FIG. 3 illustrates in block diagram, coarse comparator 32. Coarse comparator 32 comprises a twelve bit digital counter 44 taking as its inputs, the clock signal at input 16. Counter 44 is always enabled. As well, coarse comparator 32 comprises a latch 46 and a digital multiplier 52. Counter 44 is a twelve bit cyclic counter that increments on the rising edge of a clock signal at input 16, once with each period of clock signal. Conveniently, counter 44 counts from 0 to 212 -1 or from 0 to 4095. Thus, when PLL 11 is "locked" to an input signal having a frequency of 8000 Hz, counter 44 counts one entire cycle (0-4095) during one 125 μs period of the signal at input 12. Latch 46 takes as its input 50 the output twelve bit value of counter 44. Latch 46 also takes as its trigger input the reference signal at input 12. Latch 46 "latches" the value of the counter at its input at its output 38 in response to the transition of the reference signal at input 12. Multiplier 52 takes at its input the twelve bit output of latch 46, multiplies it by factor of six, and presents a sixteen bit value its output at output 38. Of course, multiplier 52 could be integrated with counter 44, which could in turn count from 0-4095×6 in increments of six.
FIG. 4 illustrates, in block diagram, fine comparator 34. Fine comparator 34 comprises a delay line generator 60; a composite latch 62; and an encoder 64. Outputs 66a-66f of delay line generator 60 are interconnected to composite latch 62, which further takes as its input the reference signal at input 12. Delay line generator 60, takes at its input a clock signal at comparator input 16, and generates at its outputs 66a-66f, time delayed versions of the clock signal, each having a delay of a fraction of the period of the clock signal. In the preferred embodiment, the period of the clock signal is approximately 30.5 ns, corresponding to a frequency of 32.768 MHz. Delay line generator 60 generates signals at outputs 66a-66f having delays of approximately zero, five, ten, fifteen, twenty and twenty five nanoseconds, respectively. Composite latch 62 samples a signal at input 12 using the delayed clock signal, and latches and encodes the sample values.
Specifically, upon a transition of each delayed clock signal at delay line generator outputs 66a-66f, the signal at input 12 is sampled. The samples are encoded and latched at outputs 68a-68f. Outputs 68a-68f are connected to inputs of encoder 64, which produces at its output 40, an encoded three-bit digital output provided to adder 35 (FIG. 2). Latched outputs 68a-68f will be indicative of a phase difference between the transition of a clock signal at input 16 and the transition of a reference signal at input 12. Latching by composite latch 62, however, is not instantaneous. Specifically, composite latch 62 introduces a minimum delay of 3.5 clock cycles. Therefore, outputs 68a-68f are indicative of a phase difference between the transition of a clock signal at input 16 and the transition of a reference signal at input 12 as measured 3.5 clock cycles earlier. Register 36 (FIG. 2) loads the values at outputs 66a-66f as delayed and encoded at outputs 68a-68f when a transition of the signal at input 12 is sampled using the zero delayed clock at output 66a.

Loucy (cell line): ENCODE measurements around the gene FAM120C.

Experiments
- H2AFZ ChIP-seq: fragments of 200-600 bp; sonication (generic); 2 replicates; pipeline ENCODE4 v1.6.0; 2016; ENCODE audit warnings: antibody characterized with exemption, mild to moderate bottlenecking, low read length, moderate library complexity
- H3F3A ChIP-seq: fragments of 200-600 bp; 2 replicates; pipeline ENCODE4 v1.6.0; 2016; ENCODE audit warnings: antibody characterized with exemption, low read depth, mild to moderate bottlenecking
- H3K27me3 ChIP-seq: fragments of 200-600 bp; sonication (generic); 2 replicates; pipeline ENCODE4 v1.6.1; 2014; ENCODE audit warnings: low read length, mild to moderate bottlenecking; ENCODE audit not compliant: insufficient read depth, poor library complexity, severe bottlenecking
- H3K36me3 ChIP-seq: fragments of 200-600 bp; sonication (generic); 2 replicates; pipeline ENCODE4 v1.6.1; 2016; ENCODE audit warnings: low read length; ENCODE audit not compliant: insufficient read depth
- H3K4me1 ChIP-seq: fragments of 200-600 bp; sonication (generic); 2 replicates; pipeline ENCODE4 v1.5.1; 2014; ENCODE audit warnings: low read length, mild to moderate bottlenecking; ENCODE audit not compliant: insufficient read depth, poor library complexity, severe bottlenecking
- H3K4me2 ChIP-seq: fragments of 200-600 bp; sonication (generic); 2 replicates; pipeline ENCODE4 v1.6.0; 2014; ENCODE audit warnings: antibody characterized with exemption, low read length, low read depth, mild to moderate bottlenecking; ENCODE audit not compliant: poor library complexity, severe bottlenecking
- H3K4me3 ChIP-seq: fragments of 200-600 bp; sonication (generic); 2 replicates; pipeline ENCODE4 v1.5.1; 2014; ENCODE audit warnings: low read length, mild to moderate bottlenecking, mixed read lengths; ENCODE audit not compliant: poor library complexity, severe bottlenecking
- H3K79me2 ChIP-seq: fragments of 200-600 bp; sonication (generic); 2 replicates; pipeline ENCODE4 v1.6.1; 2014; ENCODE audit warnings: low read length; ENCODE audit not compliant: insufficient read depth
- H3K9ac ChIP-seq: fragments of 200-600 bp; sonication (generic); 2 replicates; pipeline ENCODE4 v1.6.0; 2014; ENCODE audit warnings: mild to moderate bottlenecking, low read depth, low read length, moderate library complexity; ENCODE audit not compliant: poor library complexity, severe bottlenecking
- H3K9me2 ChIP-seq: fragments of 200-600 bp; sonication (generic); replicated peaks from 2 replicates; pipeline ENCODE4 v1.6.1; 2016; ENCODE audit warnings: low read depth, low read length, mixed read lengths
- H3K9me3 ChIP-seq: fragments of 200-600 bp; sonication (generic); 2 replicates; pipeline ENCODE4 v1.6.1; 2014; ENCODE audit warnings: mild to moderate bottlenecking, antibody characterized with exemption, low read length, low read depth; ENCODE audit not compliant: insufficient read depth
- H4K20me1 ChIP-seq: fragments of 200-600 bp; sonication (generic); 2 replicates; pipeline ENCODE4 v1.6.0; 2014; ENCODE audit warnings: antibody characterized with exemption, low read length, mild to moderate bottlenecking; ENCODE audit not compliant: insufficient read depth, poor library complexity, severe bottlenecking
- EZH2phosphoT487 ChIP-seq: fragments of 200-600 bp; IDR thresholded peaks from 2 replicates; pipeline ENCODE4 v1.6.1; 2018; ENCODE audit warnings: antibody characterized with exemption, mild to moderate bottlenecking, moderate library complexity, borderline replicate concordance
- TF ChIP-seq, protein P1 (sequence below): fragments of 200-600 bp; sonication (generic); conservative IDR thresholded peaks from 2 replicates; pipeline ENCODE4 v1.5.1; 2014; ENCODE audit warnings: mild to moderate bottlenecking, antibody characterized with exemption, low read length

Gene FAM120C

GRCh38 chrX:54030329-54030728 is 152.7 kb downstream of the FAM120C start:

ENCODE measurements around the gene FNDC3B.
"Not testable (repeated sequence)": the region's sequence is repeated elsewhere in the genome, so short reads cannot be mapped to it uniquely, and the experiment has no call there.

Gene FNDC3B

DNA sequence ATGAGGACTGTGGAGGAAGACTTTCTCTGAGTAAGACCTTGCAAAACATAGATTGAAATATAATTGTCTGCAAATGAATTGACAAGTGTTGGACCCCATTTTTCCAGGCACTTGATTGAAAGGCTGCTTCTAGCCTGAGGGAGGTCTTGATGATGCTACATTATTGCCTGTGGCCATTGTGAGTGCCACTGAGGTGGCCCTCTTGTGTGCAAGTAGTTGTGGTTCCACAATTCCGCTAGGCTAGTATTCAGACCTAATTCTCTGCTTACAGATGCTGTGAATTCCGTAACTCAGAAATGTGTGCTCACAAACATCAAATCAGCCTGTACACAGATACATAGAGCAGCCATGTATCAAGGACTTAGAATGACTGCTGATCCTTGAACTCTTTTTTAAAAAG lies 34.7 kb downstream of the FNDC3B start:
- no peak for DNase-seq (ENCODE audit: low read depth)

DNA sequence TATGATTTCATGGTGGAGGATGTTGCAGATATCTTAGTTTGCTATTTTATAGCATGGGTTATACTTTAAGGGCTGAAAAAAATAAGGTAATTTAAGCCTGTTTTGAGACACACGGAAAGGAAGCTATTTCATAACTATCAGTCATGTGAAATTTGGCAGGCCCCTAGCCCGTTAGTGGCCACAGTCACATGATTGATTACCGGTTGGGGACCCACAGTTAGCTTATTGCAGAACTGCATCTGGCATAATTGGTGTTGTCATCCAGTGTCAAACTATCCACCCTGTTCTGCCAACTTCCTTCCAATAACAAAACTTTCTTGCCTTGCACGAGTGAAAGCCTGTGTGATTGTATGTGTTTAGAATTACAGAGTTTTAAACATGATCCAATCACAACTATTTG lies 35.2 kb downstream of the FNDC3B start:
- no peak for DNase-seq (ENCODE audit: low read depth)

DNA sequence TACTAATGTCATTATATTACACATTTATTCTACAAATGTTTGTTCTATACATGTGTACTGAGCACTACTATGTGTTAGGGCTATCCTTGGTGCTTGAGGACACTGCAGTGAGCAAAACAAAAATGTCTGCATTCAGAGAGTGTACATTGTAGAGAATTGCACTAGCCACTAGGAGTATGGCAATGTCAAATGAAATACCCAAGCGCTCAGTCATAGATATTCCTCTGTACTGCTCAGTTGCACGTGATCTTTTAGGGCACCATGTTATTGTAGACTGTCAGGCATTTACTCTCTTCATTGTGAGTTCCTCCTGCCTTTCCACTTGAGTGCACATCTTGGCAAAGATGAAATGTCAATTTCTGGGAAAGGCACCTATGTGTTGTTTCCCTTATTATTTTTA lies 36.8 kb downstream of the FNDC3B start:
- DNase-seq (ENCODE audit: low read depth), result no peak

FIG. 5 is a detailed block diagram of composite latch 62. Composite latch 62 takes at its inputs, clock delay line outputs 66a-66f and a reference signal at input 12. Composite latch 62 comprises twelve D-type output flip-flops 70a-70f and 74a-74f as well as six re-time blocks 72a-72f. Inputs to re-time blocks 72a-72f are buffered by conventional digital buffers 78a-781. Outputs of re-time blocks 72a-72f are interconnected to D inputs of flip-flops 74a-74f. Outputs of flip-flops 74a-74f are interconnected with the D-inputs of flip-flops 70a-70f, respectively.
FIG. 6 illustrates the architecture of each retime block 72a-72f, labelled generally as 72. Re-time blocks 72a-72f are identical. Each re-time block 72 takes at its inputs the reference signal at input 12 (FIG. 1), and clock pulses and inverted clock pulses generated by delay line generator 60. Each re-time block 72 converts these inputs to pulses that are introduced to flip-flops 74a-74f (FIG. 5). The clock signals for the flip-flops 74a-74f are chosen to ensure that the signals generated by re-time blocks 72a-72f are valid when sampled.
As well, re-time blocks 72 simple the reference signal at input 12 by two sets of two flip flops (80,82 and 84,86). One set of flip-flops 80,82 is driven by a first clock signal generated by delay line generator 60 (FIG. 4); the other set 84,86 is driven by a complementary clock signal delayed by 15 nanoseconds, also generated by delay line generator 60. For example, as illustrated in FIG. 5, re-time block 72a is driven by clock signals delayed by zero and fifteen nanoseconds, generated at outputs 66a and 66d of delay line generator 60 (FIG. 4). Sampling the signal at input 12 with flip-flops triggered by clock and complementary clock signals, spaced by fifteen nanoseconds guarantees that an input pulse width greater than fifteen nanoseconds will be captured. Comparator 14 is thus designed to a clock signal minimum pulse width of approximately fifteen nanoseconds.